Uncertainty in the global economy will put a drag on U.S. real estate in 2012, but industrial space will see demand spike, especially in larger cities where global trade is on the rise, according to an annual forecast by Grubb & Ellis Co.
The industrial sector, which includes factories, warehouses and research centers, is a bright spot in the firm’s relatively cautious outlook for the year.
Atlanta ranked No. 8 among U.S. cities for industrial real estate investment opportunities, largely thanks to its significant trade volumes, the forecast said. Los Angeles, with the largest container port in the country, took the top spot.
Industrial vacancy rates fell to 9.5 percent in 2011. Buildings were snapped up more than three times faster than in the previous year as the market healed from the previous few years.
This year’s increase will be a more modest 15 percent, Santa Ana, Calif.-based Grubb & Ellis predicted, with large blocks of distribution and warehouse space leading the way.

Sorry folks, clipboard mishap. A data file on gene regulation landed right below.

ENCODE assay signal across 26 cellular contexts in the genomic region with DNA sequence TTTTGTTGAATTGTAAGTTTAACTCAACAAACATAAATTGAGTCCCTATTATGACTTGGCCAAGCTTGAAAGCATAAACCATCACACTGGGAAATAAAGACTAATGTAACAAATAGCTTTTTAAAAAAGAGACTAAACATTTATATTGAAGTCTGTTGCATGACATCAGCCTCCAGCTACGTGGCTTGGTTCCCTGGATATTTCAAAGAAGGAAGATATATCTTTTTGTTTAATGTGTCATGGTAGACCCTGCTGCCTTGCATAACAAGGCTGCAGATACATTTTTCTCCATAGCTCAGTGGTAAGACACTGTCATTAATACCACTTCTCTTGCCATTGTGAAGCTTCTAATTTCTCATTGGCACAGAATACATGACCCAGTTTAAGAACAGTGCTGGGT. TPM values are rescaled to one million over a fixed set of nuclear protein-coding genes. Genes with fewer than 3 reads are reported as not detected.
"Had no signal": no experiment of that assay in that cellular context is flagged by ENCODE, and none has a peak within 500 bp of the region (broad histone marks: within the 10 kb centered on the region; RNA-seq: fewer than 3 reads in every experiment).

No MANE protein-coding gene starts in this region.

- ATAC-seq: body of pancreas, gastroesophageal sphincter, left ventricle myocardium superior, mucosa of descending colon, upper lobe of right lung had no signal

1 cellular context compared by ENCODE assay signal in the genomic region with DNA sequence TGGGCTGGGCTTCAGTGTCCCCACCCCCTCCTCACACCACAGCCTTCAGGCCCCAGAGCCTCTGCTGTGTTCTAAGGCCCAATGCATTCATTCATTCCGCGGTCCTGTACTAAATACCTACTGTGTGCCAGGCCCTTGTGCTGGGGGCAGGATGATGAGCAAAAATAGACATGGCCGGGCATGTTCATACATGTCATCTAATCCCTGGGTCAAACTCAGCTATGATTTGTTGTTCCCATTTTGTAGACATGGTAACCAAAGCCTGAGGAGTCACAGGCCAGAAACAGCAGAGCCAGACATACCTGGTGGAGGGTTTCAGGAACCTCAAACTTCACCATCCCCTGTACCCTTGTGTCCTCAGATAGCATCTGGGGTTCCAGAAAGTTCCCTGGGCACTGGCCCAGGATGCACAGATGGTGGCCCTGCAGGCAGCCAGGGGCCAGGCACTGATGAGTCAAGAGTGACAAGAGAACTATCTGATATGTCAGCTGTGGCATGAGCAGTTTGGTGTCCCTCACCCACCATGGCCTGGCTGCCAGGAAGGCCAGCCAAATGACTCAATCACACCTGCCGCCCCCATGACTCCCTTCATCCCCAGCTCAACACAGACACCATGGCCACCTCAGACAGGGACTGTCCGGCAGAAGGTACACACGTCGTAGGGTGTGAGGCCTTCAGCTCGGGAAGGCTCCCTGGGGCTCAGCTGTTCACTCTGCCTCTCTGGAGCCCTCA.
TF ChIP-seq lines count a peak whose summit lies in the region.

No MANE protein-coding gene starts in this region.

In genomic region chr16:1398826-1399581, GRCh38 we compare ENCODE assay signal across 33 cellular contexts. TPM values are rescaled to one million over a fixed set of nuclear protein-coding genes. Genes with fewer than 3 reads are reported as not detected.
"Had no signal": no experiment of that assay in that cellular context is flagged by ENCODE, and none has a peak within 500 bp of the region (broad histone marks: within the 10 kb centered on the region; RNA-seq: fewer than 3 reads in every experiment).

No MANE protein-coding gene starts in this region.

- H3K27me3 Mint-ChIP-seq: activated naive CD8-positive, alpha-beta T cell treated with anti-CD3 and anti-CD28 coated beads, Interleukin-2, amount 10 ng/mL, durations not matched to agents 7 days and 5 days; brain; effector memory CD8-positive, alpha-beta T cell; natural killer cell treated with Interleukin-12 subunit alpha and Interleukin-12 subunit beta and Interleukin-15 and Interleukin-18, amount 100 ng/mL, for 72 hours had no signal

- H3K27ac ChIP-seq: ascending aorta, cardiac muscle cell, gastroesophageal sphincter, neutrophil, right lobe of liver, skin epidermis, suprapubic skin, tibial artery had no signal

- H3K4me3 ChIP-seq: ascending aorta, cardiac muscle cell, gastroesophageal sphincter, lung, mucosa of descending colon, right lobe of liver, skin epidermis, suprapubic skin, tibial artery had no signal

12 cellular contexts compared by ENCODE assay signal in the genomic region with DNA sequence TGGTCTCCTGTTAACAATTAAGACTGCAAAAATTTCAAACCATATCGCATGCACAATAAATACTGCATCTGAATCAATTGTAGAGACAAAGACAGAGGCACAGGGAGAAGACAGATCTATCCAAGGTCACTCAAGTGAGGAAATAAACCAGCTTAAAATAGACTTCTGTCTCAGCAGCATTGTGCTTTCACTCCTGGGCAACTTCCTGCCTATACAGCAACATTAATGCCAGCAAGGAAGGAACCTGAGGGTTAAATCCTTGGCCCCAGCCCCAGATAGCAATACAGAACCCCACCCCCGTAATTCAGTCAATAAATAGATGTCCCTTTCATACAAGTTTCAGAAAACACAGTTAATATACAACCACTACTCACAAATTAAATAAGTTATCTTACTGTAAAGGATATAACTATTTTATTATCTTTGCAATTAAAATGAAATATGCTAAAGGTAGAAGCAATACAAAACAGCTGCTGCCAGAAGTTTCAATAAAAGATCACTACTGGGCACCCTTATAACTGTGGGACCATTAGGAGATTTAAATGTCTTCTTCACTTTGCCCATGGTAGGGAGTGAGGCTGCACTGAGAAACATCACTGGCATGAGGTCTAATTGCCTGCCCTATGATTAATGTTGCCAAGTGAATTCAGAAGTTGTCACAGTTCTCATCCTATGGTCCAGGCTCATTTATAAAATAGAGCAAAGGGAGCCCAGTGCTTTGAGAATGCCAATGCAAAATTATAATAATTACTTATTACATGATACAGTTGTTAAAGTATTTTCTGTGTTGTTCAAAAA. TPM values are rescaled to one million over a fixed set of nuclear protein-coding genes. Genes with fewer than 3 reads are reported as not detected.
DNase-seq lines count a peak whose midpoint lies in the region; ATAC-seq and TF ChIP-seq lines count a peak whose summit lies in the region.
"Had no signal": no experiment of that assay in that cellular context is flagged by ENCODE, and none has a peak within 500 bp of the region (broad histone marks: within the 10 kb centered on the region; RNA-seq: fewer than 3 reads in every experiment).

“The greatest milestone of 2011 was the lease-up of all the space vacated during the recession,” said Robert Bach, the firm’s senior vice president and chief economist. “The lack of new deliveries funneled demand to existing properties, giving the market time to heal.”
Other sectors also showed opportunities. Grubb & Ellis expects a stronger office market in 2012 after a measured recovery in 2011, though the Southeast was among the worst-performing regions in the sector last year.
Retail lagged other property sectors as consumers pinched pennies in view of uncertainty in the housing markets. The report sees recovery in 2012, but not enough to push up lease rates or to keep struggling landlords from pursuing unconventional tenants to fill space.